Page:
Unfortunately, one of the positions we abuse most in these times of restricted mobility is the worst for the back. Yes, of course I mean sitting.

It is undoubtedly the position that causes the most persistent back problems and pain in the long term, and that is why, after months of the pandemic, going out less and less, more and more people are suffering from pressing muscle pain and problems.

Doing nothing will only make the situation worse. That’s why it’s imperative that, if you recognize yourself in these words, you start working today to regain muscle tone and strength in your ligaments. This is the only way to get rid of the pain.

How to do it? Undoubtedly, by walking and moving as much as you can every day. Even if you are confined, you can do exercise routines that will help you at home – and housework is a good way to stay in shape too!

Here is a specific stretch, simple but very effective, that will allow you to release all the tensions you have accumulated and will improve the mobility of your back muscles. But don’t forget what is always said: if you are not used to exercising, start gradually. It is important to activate the muscles little by little in order to avoid injuries.

A liberating stretch

It consists of something as simple as, in a four-legged position, with the knees resting on the ground, rounding and hollowing out the back as much as possible, accompanying it with the breath (always exhaling while changing position).

Now there are other two variants, even simpler -and not less effective- that you can put into practice without the need of leaning on your knees.

The first thing you should do is to sit on a cushion with your legs crossed. Later:

  • Put your hands behind you and lean them on the ground behind the trunk, as if they were helping you not to fall, but not pressing your fingers.
  • Elbows should be lightly bent and shoulders thrown back, with your head also lightly backward (but not too much tension on your neck).
  • With each breath you will take the chest forward, pushing even more the shoulders backward, without stopping to widen.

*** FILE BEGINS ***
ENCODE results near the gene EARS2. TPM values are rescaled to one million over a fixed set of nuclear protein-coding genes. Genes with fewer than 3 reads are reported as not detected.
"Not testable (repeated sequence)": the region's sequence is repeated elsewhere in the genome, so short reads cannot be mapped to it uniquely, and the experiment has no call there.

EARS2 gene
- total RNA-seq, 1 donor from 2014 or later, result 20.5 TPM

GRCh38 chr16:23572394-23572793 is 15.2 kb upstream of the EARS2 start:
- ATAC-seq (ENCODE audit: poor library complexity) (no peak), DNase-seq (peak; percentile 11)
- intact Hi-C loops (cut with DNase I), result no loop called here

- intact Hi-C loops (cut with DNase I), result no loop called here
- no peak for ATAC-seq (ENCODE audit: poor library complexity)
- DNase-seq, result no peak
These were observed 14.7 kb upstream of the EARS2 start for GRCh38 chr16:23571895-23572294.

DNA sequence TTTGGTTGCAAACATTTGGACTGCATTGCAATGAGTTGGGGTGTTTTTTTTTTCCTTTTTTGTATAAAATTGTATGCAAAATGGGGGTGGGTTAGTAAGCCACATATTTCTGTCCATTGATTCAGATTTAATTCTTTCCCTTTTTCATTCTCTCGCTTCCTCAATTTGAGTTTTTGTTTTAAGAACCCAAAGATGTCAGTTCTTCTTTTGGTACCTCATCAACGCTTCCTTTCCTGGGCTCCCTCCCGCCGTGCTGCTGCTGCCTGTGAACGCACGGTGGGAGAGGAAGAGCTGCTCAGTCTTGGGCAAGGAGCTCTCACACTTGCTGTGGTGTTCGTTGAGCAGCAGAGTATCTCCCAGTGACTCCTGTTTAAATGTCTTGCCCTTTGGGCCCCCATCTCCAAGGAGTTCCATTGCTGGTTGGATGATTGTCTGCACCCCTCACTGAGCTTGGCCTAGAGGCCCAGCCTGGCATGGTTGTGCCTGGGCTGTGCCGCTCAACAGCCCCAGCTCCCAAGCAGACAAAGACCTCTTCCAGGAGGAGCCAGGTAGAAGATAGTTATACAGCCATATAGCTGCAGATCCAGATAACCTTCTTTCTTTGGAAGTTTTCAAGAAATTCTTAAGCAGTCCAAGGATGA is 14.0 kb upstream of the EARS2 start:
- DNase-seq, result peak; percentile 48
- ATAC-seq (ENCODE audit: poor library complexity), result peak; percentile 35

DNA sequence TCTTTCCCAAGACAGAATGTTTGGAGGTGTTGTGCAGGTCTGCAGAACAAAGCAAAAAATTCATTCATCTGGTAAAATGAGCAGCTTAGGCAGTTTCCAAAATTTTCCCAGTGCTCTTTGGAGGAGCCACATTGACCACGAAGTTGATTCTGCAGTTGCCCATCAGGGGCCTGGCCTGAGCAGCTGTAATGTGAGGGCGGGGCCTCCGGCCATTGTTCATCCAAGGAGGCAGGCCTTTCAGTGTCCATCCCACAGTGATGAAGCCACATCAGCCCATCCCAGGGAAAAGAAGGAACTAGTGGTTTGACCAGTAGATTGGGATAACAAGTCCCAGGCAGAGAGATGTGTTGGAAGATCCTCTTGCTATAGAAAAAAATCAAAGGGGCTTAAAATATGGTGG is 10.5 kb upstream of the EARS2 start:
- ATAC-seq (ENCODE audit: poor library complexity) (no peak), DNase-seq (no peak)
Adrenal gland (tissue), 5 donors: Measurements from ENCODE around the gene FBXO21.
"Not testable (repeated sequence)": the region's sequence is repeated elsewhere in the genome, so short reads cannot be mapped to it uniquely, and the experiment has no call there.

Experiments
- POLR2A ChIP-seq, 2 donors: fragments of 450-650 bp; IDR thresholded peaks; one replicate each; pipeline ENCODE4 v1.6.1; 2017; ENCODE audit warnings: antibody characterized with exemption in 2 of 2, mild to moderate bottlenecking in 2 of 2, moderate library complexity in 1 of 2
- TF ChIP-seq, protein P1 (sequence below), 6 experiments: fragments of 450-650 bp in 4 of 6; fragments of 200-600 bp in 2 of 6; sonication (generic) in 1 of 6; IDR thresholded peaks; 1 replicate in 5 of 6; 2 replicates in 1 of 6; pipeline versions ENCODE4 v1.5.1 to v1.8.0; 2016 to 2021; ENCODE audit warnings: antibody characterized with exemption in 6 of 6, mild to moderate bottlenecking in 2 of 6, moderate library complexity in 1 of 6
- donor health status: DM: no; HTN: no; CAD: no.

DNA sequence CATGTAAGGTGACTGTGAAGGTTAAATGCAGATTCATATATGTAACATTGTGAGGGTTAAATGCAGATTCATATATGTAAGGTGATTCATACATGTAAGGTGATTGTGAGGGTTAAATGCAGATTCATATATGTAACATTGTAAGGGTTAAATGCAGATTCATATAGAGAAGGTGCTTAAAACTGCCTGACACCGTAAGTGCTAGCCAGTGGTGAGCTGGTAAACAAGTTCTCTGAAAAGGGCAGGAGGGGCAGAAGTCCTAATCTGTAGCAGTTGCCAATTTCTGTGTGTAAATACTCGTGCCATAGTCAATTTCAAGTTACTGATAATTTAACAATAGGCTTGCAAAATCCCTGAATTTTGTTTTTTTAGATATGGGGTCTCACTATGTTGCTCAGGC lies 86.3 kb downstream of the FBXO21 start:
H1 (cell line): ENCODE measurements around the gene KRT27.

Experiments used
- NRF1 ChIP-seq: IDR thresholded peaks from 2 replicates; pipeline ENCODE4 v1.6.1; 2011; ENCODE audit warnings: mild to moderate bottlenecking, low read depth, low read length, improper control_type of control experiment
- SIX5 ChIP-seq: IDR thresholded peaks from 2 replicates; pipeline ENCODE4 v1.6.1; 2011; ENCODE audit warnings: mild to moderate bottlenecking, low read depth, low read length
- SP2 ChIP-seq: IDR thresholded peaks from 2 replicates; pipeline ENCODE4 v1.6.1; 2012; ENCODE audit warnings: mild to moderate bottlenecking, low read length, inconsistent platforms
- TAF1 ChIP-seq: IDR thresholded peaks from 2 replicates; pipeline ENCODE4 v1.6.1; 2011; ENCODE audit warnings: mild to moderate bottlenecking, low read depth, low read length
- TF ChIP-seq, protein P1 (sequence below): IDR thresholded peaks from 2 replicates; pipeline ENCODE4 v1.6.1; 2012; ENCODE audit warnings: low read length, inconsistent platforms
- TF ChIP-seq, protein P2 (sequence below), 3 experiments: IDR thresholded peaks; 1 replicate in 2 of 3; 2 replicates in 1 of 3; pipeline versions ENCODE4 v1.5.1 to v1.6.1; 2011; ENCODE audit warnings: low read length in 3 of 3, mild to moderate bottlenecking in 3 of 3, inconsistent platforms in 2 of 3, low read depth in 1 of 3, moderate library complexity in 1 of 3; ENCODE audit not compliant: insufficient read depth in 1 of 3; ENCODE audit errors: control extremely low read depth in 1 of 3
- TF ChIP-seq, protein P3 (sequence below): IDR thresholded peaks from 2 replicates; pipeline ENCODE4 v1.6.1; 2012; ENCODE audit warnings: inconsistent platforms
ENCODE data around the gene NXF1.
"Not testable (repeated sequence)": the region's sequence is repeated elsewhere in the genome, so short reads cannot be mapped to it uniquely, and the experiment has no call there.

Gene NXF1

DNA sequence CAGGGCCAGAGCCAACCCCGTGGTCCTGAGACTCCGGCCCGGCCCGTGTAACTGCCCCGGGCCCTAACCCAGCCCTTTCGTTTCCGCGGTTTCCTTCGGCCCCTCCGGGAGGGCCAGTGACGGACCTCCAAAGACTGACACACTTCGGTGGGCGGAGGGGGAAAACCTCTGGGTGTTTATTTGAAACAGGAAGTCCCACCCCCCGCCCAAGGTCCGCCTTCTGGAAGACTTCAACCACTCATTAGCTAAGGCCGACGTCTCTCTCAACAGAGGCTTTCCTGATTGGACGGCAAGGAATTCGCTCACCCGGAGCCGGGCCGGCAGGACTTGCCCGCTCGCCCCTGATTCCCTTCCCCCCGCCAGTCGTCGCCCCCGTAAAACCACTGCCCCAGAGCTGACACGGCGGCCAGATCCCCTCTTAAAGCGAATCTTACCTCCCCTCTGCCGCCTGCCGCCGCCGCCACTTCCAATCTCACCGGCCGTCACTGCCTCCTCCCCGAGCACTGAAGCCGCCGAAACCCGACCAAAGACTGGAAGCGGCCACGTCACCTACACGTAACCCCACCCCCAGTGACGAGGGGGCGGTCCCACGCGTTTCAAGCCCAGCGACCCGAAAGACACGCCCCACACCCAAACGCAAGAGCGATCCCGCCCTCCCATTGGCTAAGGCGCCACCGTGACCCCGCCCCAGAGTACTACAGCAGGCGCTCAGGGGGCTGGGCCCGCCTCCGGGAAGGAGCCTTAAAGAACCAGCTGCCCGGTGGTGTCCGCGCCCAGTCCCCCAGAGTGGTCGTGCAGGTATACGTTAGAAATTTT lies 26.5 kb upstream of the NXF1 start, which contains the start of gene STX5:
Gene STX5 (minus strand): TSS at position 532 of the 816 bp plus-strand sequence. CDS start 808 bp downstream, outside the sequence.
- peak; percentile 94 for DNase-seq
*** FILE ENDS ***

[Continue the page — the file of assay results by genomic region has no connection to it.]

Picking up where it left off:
• In this posture, inhale and exhale up to 10 times.

For the second part of the stretch, from the same position, make the opposite journey, arching your back forward as much as possible, and noticing how your vertebrae move one by one. In this case:

  • The knees, still crossed, descend a little.
  • You should also place your hands on them, with your fingers turned toward you and keeping your elbows somewhat bent.
  • As you exhale, the whole body and arms are raised, while the back is arching even more.
  • When inhaling, instead, the back relaxes a little and the arms and shoulders go down.
  • Repeat again with 10 breaths.

Ideally, you should do both variations of this stretch once a day. But, if you feel you need it and it benefits you, I encourage you to repeat it as many times as you like.

Of course, you shouldn’t forget other useful techniques such as yoga, tai chi, chikung, rolfing and even the use of a Swiss ball, which can help you release tension, stretch the area better and avoid bad postures.

This aspect is fundamental: more than treating contractures and stiffnesses when they occur, the important thing is to avoid them from the first moment.

That’s why we must not forget a few tips to avoid frequent injuries when sitting longer than normal.

Watch out for bad posture

Of course, the basic guidelines are not to spend too much time sitting without moving (we recommend moving at least 2 minutes every half hour) and to carefully analyze the way you usually sit, to know if it should be corrected.

To sum up, an incorrect posture is that in which the spine is not in a physiological position (that is, straight and stretched), but curves, either forward or backward.

To help you correct it if necessary, it also proposes two simple but effective exercises:

In the first exercise you should lean on any straight support (for example, a door frame or the corner of a piece of furniture) and place your hand slightly below your shoulder. Then, keeping your belly firm and your spine aligned, stretch your arm at 90 degrees. Place the opposite hand on your head and stretch your neck to the opposite side, holding the position for 30 seconds on each side.

This chain stretch will allow you to gradually reduce the tension around the neck, shoulders, chest and neck. In addition, the increased flexibility will reduce the risk of muscle tension.

Secondly, it simply advises squats, which is an excellent position to work on the mobility of the hips and ankles, as well as to relieve low back pain.

Starting from the standing position, you should bend down as much as you can and hold on to a solid support (a table leg, a piece of furniture…) that helps you keep the posture with your arms stretched out. Once squatting, stretch to put your back straight and keep your heels firmly on the floor.

Finally, push your knees outward to encourage the hips to open properly and bring your shoulders back. Stay like this for 30 seconds (you can try to increase the time by 5-10 seconds each day). With practice, you will gain in mobility and be able to stay in this position without support.

You may know more than one person whose back is suffering the wear and tear of months of confinement and limitation. So, if you think these exercises might be helpful to you,  forward this article to them.

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